Arguments Against Paid Sick Leave
High costs, particularly for small business owners
Opponents of paid sick leave legislation have come up with their own cost estimates, which reveal a much more perilous reality for businesses. (See Impact of Paid Sick Leave on NYC Business: A Survey of New York City Employers, conducted by the Partnership for New York City, data analysis by Ernst and Young [PDF].) These critics maintain that paid sick leave mandates put unfair pressure on business owners, particularly in today’s economy. The Senior Vice President of the Seattle Chamber of Commerce argues “Specific to small businesses, they are struggling to keep the lights on and their doors open in the most challenging economic period since the Great Depression. Now is not the time to mandate the costly and time consuming regulations as currently envisioned.”
Job reduction and benefit cuts
Opponents argue that paid sick day mandates interfere with the compromises established between the employees and employers within individual businesses. In order to sustain their businesses, they argue, employers will need to lay-off workers or cut other benefits formerly promised to employees. Sick leave policies should be decided by individual business owners, who are familiar with the specific needs and desires of their employees. (See "Sick leave mandate would hit businesses hard", The Portland Press Herald.)
Eliminates healthy competition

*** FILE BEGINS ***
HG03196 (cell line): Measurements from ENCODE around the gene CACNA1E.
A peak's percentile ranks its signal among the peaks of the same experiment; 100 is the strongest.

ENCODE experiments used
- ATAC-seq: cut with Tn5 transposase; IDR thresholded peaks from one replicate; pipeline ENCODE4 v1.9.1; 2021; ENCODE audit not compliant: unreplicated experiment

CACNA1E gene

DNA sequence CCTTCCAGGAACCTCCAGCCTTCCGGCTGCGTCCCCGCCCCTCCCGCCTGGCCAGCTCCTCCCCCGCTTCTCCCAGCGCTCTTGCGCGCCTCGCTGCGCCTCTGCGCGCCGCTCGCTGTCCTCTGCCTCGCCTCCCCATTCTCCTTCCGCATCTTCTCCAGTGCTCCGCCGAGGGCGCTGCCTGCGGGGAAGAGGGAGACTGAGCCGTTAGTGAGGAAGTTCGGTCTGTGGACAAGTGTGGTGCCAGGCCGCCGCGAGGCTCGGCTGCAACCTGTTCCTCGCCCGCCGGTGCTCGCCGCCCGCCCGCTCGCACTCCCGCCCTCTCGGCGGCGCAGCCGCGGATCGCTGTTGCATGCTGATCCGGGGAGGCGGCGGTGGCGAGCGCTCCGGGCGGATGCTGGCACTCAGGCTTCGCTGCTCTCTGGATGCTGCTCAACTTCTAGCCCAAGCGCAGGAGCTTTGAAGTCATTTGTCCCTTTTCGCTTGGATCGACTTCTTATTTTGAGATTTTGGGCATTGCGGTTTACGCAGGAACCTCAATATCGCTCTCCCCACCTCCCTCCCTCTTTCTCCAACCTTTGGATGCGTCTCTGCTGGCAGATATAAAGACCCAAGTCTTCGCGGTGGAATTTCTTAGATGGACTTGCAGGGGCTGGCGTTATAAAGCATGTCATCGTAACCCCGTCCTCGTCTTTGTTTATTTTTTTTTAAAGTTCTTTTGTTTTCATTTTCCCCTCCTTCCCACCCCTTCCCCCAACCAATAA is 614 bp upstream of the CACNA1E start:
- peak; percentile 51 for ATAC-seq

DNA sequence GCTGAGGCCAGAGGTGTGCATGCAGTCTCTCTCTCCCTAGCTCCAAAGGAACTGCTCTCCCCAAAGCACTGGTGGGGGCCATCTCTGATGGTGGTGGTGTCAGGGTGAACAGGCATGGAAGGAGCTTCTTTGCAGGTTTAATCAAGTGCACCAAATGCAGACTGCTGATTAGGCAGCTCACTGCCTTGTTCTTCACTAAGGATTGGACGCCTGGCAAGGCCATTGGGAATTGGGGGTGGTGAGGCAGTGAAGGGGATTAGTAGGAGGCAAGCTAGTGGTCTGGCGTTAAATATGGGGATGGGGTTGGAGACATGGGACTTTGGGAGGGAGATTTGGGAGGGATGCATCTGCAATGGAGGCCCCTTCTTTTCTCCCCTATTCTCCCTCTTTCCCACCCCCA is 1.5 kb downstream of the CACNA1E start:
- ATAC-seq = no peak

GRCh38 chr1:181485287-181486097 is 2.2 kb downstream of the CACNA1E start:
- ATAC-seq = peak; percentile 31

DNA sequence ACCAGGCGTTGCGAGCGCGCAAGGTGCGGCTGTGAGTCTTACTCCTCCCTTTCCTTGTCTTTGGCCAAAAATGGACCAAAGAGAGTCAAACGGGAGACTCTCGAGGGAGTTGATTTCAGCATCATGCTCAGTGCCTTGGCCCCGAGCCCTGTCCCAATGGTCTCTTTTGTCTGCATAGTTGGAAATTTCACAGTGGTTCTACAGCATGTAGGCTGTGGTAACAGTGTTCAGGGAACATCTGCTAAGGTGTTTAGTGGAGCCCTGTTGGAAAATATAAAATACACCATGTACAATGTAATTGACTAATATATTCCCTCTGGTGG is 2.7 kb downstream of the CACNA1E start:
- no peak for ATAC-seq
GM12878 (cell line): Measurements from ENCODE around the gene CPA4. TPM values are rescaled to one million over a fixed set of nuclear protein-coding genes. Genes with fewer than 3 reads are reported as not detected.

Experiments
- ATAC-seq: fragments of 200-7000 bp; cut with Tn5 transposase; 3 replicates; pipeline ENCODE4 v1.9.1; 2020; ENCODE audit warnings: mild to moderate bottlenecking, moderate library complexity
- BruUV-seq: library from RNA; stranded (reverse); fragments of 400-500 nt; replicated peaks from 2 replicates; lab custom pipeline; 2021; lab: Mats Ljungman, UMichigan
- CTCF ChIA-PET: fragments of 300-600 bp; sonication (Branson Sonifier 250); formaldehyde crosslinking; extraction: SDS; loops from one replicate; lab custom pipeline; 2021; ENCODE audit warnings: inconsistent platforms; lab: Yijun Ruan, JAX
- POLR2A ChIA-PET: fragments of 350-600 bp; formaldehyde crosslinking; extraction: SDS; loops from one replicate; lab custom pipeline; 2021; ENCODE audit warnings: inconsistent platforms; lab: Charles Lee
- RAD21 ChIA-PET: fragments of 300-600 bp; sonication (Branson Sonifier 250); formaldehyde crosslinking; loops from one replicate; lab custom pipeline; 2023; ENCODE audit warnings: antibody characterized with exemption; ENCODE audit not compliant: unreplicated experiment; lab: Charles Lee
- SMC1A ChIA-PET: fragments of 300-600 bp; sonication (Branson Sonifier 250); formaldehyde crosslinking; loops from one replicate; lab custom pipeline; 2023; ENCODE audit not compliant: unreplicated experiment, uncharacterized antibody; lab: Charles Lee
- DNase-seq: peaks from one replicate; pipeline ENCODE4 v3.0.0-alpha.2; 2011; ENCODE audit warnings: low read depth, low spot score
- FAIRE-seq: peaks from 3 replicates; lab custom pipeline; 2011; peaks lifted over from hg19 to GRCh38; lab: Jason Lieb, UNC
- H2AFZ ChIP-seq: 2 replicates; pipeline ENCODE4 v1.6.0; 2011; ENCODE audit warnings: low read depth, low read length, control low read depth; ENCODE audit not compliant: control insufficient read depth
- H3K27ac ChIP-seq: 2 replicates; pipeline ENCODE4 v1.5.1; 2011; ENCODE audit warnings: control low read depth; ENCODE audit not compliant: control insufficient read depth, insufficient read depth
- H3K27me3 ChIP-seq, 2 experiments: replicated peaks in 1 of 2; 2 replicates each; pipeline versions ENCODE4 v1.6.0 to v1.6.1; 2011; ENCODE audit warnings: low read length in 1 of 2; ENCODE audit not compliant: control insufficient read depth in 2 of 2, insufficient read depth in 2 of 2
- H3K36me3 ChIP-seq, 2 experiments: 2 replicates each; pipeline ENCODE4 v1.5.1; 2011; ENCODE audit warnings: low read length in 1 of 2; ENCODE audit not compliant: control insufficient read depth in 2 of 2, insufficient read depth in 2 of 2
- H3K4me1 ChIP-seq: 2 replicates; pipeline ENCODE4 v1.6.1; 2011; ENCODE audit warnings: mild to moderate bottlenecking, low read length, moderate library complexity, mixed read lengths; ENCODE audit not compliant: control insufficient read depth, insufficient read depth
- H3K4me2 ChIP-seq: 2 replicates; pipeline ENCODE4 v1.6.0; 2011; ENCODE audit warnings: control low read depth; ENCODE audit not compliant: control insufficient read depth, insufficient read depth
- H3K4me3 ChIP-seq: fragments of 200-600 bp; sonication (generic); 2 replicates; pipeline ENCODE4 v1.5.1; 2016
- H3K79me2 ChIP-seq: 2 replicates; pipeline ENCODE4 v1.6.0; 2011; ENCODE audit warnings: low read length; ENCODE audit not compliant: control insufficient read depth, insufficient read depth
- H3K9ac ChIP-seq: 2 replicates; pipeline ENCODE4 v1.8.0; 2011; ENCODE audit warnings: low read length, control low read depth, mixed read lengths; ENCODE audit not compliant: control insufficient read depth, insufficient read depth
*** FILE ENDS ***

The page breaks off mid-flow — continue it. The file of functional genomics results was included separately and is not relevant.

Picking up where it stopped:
Some argue that morally speaking, paid sick leave is not a right; rather, it should be a benefit that employers offer to attract and maintain workers. If sick leave is important to employees, this argument maintains, they have the right to find an employer that provides for this need. Critics worry that if paid sick leave becomes considered an inalienable right, employees will take advantage and use the provision unnecessarily; this is often referred to as "moral hazard."
When considering the ethical and logistical implications of paid sick leave legislation, there are many questions to resolve: What supports entrepreneurial interests and worker interests? What should be defined as worker "rights" and what should be defined as worker "benefits"? When is such legislation best enacted, if at all? Should the legislation be sensitive to business size, to attenuate the conflicting interests that helped make the paid sick day debate so explosive?
We invite you to continue exploring the ethical issues that arise in this context, and to share your thoughts with us on our Facebook page.
Have suggestions for additional content that looks at the ethical issues surrounding paid sick days? Let us know:
- Comment on this "Ethical Inquiry" on the International Center for Ethics, Justice and Public Life's Facebook page.
- Send an email.
- And follow the Ethics Center on Twitter: @EthicsBrandeis.
This installment of "Ethical Inquiry" was researched and written by Madeleine Gecht ’11, a member of the Spring 2011 "Advocacy for Policy Change" (LGLS 161b) class, and builds upon research conducted by her with her partner in the class, Rebecca Ludwig '11. The course is the centerpiece of a new initiative launched by the Ethics Center designed to encourage citizens to bring moral and ethical insights to the process of making and revising laws. The Advocacy for Policy Change initiative is supported by generous multi-year commitments from Center International Advisory Board member Norbert Weissberg and his wife, former Board member Judith Schneider.